plural cruxes also cruces ˈkrü-ˌsēz How to pronounce crux (audio)
: a puzzling or difficult problem : an unsolved question
The origin of the word is a scholarly crux.
: an essential point requiring resolution or resolving an outcome
: a main or central feature (as of an argument)
… he discarded all but the essential cruxes of his argument.Carl Van Doren

Did you know?

In Latin, crux referred literally to an instrument of torture, often a cross or stake, and figuratively to the torture and misery inflicted by means of such an instrument. Crux eventually developed the sense of "a puzzling or difficult problem"; that was the first meaning that was used when the word entered English in the early 18th century. Later, in the late 19th century, crux began to be used more specifically to refer to an essential point of a legal case that required resolution before the case as a whole could be resolved. Today, the verdict on crux is that it can be used to refer to any important part of a problem or argument, inside or outside of the courtroom.

Examples of crux in a Sentence

the crux of the problem is that the school's current budget is totally inadequate
Recent Examples on the Web While viewers know the film’s crux is a damning interview, its plot provides a roadmap and the personal motivations that led each figure there. Armani Syed, TIME, 5 Apr. 2024 Narratively speaking, the story’s crux is an unlikely friendship. Longreads, 2 Feb. 2024 This impersonality is all the more dismaying because the dramatic crux of the film is exceptionally effective. Richard Brody, The New Yorker, 1 Feb. 2024 To continue to be successful, owners and operators need to better understand employee data and listen to tenant insights because the real crux of the problem is clear: For employees, the commute needs to be worthwhile. Chase Garbarino, Fortune, 4 Dec. 2023 The thematic chart-topper becomes the narrative crux heavily featured throughout the 10-episode musical miniseries. Clayton Davis, Variety, 13 Apr. 2023 Fagen has previously canceled concerts due to illness and is the sole crux of Steely Dan following the death of Walter Becker in 2017 — with a virtuosic group of musicians and singers backing him every night. Devon Ivie, Vulture, 11 Oct. 2023 One crux for Spain’s independent sector is to attract investment, vital to sustain game development on more ambitious projects whose cost may not be covered by initial publishers’ deals. Callum McLennan, Variety, 17 Aug. 2023 The real crux of this is the husband and his attitude. Meghan Leahy, Washington Post, 19 July 2023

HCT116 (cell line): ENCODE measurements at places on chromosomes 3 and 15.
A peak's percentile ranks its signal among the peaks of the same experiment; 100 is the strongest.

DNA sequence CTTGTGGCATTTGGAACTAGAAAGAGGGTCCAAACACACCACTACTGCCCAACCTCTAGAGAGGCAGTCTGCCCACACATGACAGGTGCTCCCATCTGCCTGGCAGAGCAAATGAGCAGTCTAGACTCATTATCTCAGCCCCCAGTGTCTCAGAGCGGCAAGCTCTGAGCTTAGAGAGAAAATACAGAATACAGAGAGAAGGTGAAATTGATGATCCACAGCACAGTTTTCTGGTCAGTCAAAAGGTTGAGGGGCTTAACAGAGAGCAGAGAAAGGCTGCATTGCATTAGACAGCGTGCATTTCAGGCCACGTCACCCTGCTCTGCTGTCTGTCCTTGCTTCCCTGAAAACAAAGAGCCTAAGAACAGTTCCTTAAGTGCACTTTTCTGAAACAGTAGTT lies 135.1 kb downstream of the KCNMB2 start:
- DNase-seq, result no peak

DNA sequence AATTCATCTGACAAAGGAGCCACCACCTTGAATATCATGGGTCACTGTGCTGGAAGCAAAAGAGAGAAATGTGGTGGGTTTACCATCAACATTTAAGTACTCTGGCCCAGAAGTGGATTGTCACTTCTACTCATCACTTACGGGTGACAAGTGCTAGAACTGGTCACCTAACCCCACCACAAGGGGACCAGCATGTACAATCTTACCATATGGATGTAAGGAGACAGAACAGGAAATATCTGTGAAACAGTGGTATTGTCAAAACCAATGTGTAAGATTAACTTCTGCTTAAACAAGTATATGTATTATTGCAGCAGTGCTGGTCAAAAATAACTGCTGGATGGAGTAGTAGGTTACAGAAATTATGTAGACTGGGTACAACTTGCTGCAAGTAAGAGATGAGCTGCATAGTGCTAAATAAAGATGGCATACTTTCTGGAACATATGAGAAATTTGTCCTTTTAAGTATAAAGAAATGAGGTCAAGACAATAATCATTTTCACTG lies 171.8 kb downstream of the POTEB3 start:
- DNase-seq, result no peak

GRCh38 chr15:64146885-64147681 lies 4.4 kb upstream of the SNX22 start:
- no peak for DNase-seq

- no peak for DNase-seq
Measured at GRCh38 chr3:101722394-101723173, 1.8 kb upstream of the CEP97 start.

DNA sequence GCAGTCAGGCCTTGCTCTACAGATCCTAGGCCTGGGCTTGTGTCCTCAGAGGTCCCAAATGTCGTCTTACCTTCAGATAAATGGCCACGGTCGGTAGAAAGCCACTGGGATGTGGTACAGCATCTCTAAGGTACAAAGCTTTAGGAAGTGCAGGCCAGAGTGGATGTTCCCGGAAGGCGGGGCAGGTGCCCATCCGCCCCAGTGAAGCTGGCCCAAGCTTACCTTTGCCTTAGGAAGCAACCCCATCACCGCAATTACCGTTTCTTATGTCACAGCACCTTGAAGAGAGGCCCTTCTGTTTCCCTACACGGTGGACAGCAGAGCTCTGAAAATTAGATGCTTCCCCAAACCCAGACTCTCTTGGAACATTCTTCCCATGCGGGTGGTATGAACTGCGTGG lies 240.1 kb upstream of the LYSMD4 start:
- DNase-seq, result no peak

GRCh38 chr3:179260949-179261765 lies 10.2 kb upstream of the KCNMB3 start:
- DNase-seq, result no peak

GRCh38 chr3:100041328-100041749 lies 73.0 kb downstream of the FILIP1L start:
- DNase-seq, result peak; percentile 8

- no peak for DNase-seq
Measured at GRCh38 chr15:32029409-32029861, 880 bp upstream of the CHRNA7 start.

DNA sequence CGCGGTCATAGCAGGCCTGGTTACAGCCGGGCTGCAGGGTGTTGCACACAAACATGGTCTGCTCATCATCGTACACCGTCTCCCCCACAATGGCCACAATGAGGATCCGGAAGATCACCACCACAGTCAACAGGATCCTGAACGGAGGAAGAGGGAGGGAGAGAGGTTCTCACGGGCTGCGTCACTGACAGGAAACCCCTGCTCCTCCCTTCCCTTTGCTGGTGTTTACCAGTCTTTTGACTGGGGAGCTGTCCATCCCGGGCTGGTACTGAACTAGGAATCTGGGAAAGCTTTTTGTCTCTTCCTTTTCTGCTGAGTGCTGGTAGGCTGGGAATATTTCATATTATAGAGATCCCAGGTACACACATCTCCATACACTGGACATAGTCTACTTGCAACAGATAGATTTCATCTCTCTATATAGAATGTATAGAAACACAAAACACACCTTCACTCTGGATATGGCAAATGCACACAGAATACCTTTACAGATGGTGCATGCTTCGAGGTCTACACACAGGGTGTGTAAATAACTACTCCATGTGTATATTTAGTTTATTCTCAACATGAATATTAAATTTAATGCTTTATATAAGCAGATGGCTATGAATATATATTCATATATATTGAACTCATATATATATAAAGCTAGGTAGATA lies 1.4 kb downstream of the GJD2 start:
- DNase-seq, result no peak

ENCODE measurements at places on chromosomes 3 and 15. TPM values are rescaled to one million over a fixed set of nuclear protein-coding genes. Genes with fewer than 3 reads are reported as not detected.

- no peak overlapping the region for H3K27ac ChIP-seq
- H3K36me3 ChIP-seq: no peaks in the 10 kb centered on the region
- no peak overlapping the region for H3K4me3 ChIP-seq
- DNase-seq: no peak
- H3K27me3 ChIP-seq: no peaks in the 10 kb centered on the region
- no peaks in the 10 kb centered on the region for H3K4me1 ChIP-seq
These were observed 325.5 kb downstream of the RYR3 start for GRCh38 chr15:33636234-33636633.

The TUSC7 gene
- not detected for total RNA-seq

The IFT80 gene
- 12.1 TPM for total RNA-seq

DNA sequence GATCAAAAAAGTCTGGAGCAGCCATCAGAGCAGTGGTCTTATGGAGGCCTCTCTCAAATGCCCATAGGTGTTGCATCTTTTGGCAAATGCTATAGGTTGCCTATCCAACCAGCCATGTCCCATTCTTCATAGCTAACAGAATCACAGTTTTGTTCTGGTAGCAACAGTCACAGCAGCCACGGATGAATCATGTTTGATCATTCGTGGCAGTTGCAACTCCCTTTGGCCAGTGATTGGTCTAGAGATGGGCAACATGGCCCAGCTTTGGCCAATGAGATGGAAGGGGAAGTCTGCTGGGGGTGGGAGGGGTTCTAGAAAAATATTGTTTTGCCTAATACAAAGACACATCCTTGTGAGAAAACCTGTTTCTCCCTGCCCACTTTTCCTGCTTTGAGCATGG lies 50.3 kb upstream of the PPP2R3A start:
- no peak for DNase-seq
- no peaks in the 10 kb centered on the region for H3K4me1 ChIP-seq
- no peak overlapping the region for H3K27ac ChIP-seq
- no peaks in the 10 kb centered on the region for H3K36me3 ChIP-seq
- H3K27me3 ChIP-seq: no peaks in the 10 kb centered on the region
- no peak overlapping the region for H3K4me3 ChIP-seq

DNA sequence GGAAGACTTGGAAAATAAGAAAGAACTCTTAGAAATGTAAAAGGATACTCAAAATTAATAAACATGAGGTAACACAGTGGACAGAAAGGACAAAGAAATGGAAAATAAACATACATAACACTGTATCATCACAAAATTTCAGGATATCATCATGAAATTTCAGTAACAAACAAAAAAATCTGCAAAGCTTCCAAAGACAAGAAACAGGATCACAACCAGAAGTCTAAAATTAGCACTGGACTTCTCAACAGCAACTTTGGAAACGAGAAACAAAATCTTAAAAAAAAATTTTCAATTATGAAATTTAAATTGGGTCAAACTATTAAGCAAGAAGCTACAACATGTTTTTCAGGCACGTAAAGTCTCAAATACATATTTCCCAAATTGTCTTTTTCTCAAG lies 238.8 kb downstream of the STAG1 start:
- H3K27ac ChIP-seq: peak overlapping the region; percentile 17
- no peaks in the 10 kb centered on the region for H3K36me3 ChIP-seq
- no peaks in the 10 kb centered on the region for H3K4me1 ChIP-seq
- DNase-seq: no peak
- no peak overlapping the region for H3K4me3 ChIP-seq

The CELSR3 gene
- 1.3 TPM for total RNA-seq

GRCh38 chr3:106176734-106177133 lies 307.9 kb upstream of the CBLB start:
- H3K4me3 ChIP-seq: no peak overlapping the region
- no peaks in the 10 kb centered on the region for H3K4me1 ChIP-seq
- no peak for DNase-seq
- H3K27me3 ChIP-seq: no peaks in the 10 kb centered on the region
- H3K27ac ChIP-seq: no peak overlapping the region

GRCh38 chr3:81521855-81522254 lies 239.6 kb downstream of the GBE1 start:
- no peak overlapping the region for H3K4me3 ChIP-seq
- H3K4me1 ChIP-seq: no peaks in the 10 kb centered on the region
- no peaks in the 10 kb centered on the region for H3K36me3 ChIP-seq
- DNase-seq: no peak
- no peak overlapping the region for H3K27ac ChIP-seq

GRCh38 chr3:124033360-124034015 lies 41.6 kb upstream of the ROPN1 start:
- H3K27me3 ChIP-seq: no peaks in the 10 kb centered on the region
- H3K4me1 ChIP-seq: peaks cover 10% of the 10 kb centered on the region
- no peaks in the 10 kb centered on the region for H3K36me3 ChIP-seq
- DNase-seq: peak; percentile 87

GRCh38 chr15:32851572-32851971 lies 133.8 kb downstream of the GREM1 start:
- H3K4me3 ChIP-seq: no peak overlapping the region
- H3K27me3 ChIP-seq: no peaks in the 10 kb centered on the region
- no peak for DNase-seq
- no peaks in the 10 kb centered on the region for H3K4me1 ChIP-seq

These examples are programmatically compiled from various online sources to illustrate current usage of the word 'crux.' Any opinions expressed in the examples do not represent those of Merriam-Webster or its editors. Send us feedback about these examples.

Word History


Latin cruc-, crux cross, torture

First Known Use

1718, in the meaning defined at sense 1

Time Traveler
The first known use of crux was in 1718


Dictionary Entries Near crux

Cite this Entry

“Crux.” Dictionary, Merriam-Webster, Accessed 23 Apr. 2024.

Kids Definition

plural cruxes also cruces ˈkrü-ˌsēz How to pronounce crux (audio)
: the most important point
the crux of the problem

from Latin crux "cross, torture, trouble" — related to cross, crucial, crucify

More from Merriam-Webster on crux

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